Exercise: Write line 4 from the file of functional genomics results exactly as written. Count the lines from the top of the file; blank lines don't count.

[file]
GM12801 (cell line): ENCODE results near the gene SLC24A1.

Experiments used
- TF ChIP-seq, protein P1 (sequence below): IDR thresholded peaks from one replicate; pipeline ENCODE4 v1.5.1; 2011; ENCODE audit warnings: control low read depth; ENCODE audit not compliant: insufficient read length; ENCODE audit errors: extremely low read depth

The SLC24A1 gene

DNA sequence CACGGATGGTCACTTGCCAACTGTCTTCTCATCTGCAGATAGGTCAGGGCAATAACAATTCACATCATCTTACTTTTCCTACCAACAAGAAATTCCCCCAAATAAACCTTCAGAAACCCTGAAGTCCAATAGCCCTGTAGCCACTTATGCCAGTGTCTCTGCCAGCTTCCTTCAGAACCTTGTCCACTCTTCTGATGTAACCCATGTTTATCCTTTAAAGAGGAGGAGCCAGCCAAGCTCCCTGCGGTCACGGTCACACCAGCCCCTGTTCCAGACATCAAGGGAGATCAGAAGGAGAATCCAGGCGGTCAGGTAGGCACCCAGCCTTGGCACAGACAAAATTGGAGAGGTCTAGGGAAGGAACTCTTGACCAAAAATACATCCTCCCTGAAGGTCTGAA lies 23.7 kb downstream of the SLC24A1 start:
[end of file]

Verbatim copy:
The SLC24A1 gene